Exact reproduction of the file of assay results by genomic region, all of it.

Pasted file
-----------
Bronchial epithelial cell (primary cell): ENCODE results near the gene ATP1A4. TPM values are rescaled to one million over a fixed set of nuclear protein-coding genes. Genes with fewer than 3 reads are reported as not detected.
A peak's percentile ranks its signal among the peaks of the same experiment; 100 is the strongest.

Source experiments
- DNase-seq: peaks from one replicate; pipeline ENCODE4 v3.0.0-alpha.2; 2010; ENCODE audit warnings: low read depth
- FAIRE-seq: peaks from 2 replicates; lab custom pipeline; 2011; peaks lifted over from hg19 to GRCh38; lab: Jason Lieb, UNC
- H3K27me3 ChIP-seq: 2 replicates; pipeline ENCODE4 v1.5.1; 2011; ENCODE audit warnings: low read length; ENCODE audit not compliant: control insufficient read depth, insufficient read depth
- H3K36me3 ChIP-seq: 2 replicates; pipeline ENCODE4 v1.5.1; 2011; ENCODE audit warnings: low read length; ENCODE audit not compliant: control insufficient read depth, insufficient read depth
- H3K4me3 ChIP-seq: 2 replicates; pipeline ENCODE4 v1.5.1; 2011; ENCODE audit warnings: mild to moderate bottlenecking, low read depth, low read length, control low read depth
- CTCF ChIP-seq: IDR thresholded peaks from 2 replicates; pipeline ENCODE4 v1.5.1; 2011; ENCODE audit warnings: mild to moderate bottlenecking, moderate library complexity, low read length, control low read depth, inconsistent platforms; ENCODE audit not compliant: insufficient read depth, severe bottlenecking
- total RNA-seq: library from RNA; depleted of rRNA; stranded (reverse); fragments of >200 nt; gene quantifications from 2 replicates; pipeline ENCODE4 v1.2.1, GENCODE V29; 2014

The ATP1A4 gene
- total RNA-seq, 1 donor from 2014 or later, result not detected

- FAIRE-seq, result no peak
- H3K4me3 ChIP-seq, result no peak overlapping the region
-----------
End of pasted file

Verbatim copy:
Bronchial epithelial cell (primary cell): ENCODE results near the gene ATP1A4. TPM values are rescaled to one million over a fixed set of nuclear protein-coding genes. Genes with fewer than 3 reads are reported as not detected.
A peak's percentile ranks its signal among the peaks of the same experiment; 100 is the strongest.

Source experiments
- DNase-seq: peaks from one replicate; pipeline ENCODE4 v3.0.0-alpha.2; 2010; ENCODE audit warnings: low read depth
- FAIRE-seq: peaks from 2 replicates; lab custom pipeline; 2011; peaks lifted over from hg19 to GRCh38; lab: Jason Lieb, UNC
- H3K27me3 ChIP-seq: 2 replicates; pipeline ENCODE4 v1.5.1; 2011; ENCODE audit warnings: low read length; ENCODE audit not compliant: control insufficient read depth, insufficient read depth
- H3K36me3 ChIP-seq: 2 replicates; pipeline ENCODE4 v1.5.1; 2011; ENCODE audit warnings: low read length; ENCODE audit not compliant: control insufficient read depth, insufficient read depth
- H3K4me3 ChIP-seq: 2 replicates; pipeline ENCODE4 v1.5.1; 2011; ENCODE audit warnings: mild to moderate bottlenecking, low read depth, low read length, control low read depth
- CTCF ChIP-seq: IDR thresholded peaks from 2 replicates; pipeline ENCODE4 v1.5.1; 2011; ENCODE audit warnings: mild to moderate bottlenecking, moderate library complexity, low read length, control low read depth, inconsistent platforms; ENCODE audit not compliant: insufficient read depth, severe bottlenecking
- total RNA-seq: library from RNA; depleted of rRNA; stranded (reverse); fragments of >200 nt; gene quantifications from 2 replicates; pipeline ENCODE4 v1.2.1, GENCODE V29; 2014

The ATP1A4 gene
- total RNA-seq, 1 donor from 2014 or later, result not detected

- FAIRE-seq, result no peak
- H3K4me3 ChIP-seq, result no peak overlapping the region